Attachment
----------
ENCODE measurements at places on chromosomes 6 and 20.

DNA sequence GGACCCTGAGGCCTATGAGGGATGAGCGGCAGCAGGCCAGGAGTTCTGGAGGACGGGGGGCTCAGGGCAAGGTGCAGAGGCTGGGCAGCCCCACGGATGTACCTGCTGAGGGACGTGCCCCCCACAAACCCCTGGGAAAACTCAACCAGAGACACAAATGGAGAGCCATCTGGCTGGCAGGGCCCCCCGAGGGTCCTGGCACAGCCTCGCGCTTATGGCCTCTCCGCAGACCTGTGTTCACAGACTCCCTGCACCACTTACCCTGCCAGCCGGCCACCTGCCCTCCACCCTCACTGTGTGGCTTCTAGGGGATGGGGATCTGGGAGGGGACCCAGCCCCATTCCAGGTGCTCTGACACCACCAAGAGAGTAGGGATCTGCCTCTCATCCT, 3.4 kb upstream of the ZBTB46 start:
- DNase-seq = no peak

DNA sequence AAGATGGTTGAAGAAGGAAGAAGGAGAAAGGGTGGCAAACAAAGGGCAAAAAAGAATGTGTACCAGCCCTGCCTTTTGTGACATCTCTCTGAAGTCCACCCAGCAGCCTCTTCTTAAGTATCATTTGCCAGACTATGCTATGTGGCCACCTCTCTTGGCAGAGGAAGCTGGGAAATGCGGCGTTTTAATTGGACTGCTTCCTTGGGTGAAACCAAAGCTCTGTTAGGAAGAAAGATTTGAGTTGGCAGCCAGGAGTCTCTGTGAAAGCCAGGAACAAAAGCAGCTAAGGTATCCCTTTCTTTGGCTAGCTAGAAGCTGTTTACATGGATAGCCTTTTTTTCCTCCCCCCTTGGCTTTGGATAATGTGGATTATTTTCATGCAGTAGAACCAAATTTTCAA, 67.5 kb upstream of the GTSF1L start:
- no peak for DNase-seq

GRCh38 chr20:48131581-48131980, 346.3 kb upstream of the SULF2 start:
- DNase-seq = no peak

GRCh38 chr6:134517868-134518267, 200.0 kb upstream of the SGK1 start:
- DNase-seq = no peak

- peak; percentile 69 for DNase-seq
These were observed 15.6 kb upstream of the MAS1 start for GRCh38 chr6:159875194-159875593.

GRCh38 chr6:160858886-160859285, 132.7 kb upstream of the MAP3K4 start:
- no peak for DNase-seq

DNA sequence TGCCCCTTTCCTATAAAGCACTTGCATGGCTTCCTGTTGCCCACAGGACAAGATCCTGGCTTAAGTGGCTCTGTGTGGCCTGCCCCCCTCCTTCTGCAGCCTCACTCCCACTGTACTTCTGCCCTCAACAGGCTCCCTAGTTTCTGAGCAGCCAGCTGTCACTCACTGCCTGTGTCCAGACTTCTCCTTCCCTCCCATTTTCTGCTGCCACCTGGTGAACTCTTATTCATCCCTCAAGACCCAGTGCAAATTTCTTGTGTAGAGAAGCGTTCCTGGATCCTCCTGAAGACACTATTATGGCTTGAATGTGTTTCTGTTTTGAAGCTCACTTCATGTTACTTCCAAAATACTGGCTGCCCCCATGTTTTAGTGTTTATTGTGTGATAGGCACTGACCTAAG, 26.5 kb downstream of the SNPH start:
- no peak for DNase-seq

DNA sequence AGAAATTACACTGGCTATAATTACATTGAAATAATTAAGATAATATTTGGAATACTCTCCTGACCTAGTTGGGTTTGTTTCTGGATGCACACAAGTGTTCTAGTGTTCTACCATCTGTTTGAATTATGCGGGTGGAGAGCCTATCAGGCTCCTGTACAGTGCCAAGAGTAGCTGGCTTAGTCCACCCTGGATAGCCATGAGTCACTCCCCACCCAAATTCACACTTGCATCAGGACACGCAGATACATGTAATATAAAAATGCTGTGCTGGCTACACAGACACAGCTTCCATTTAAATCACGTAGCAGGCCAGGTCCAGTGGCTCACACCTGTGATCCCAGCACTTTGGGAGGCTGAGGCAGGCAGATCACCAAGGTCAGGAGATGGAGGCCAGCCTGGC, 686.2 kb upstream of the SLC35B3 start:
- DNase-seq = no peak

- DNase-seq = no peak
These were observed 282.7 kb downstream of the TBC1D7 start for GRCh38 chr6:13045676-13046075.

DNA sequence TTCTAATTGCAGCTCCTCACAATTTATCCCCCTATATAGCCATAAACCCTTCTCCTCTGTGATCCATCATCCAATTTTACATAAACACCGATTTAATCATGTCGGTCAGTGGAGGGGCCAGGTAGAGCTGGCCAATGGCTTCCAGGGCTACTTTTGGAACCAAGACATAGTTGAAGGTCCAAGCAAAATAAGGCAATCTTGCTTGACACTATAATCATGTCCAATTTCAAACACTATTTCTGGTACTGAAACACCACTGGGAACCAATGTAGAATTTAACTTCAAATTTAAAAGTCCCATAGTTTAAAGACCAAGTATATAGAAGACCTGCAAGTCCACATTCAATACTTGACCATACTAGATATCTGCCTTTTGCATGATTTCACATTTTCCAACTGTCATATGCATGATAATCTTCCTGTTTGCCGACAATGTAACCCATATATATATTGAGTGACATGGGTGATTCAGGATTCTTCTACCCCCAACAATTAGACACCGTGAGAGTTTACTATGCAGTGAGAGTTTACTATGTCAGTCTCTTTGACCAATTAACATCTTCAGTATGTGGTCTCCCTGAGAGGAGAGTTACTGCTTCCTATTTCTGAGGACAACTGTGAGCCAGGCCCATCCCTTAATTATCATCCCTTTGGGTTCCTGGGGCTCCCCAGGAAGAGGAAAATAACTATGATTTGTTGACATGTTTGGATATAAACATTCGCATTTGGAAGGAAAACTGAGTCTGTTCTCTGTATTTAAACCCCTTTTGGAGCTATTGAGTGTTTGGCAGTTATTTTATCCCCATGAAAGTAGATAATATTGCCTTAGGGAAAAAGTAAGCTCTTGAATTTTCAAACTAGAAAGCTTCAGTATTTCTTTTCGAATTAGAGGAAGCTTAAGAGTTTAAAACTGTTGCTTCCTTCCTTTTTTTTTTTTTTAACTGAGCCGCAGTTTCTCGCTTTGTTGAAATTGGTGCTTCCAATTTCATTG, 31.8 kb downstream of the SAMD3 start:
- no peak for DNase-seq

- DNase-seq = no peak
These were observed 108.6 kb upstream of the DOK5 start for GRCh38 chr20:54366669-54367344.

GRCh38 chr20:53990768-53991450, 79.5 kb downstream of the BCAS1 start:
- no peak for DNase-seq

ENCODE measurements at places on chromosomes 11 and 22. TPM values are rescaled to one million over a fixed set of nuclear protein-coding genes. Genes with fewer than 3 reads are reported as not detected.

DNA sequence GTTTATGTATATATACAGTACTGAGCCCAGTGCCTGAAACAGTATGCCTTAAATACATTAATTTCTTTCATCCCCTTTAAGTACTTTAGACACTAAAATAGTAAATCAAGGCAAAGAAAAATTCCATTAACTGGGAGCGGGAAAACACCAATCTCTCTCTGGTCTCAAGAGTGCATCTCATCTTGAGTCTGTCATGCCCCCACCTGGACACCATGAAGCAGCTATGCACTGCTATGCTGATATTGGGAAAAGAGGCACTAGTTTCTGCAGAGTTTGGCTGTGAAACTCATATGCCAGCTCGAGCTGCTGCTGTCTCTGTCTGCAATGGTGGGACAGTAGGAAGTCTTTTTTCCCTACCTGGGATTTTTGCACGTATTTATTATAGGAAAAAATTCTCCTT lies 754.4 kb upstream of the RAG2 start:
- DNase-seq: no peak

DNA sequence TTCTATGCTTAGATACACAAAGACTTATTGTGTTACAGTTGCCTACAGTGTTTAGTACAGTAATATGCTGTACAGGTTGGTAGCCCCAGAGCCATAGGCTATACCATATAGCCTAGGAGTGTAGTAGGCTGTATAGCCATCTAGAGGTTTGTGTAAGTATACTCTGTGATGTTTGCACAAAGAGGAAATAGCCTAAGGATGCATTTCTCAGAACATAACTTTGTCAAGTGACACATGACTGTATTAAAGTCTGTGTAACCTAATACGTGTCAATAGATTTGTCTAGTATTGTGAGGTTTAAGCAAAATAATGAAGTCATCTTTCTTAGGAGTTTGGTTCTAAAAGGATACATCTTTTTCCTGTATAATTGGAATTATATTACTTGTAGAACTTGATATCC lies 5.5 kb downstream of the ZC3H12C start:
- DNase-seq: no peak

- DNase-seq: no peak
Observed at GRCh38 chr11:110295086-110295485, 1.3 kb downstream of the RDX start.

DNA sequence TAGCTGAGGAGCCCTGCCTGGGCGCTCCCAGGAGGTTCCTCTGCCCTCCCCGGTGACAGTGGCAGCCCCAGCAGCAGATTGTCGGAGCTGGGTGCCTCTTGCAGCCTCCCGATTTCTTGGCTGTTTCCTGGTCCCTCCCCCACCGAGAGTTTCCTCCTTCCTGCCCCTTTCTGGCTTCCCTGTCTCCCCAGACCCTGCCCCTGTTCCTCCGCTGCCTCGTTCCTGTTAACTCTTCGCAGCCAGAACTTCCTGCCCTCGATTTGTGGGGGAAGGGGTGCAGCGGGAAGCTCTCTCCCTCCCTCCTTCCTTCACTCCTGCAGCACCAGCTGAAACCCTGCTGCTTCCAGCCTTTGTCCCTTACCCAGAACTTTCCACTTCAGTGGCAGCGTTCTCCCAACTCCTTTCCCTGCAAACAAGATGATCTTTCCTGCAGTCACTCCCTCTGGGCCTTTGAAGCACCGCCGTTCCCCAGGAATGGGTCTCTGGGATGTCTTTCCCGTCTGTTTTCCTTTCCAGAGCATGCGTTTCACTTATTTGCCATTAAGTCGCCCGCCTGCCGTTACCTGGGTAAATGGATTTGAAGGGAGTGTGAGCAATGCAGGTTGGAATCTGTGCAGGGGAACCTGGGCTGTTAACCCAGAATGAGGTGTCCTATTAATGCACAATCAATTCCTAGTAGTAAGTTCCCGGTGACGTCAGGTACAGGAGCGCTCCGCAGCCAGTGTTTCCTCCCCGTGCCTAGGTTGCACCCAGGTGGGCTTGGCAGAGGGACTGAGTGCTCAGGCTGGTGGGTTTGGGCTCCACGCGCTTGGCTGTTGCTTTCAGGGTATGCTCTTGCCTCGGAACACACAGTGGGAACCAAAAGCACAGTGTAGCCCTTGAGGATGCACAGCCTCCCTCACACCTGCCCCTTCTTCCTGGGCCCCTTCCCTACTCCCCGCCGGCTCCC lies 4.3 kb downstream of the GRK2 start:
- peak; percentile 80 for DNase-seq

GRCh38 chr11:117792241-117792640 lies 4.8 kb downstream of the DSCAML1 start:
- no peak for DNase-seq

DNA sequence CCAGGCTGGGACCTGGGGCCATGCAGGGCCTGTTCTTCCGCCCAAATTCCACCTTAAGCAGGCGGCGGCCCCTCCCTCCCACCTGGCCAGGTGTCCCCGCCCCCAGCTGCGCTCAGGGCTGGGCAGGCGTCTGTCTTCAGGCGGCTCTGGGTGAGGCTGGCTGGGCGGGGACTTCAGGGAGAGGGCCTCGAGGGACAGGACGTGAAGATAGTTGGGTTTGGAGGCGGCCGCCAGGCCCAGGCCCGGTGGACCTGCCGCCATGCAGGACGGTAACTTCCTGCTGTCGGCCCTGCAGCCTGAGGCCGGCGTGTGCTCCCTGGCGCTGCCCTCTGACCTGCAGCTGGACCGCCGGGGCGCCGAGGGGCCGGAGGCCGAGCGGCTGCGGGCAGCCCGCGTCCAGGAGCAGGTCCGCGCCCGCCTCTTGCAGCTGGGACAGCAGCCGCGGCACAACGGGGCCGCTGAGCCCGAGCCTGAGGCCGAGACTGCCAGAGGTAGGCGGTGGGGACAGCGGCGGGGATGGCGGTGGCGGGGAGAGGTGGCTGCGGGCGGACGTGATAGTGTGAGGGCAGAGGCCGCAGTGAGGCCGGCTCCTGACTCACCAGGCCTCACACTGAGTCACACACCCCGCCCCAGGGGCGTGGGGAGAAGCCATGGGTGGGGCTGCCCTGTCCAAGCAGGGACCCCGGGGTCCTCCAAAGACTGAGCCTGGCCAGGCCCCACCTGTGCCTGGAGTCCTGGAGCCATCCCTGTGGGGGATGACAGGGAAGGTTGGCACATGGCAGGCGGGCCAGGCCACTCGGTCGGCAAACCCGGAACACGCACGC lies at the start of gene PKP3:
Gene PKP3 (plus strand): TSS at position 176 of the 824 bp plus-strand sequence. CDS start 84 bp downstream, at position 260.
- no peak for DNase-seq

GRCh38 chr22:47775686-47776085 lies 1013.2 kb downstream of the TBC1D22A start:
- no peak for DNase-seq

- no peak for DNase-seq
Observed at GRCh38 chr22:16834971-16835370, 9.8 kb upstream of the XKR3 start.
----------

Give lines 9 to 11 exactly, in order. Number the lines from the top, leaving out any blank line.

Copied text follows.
- DNase-seq = no peak

- peak; percentile 69 for DNase-seq
These were observed 15.6 kb upstream of the MAS1 start for GRCh38 chr6:159875194-159875593.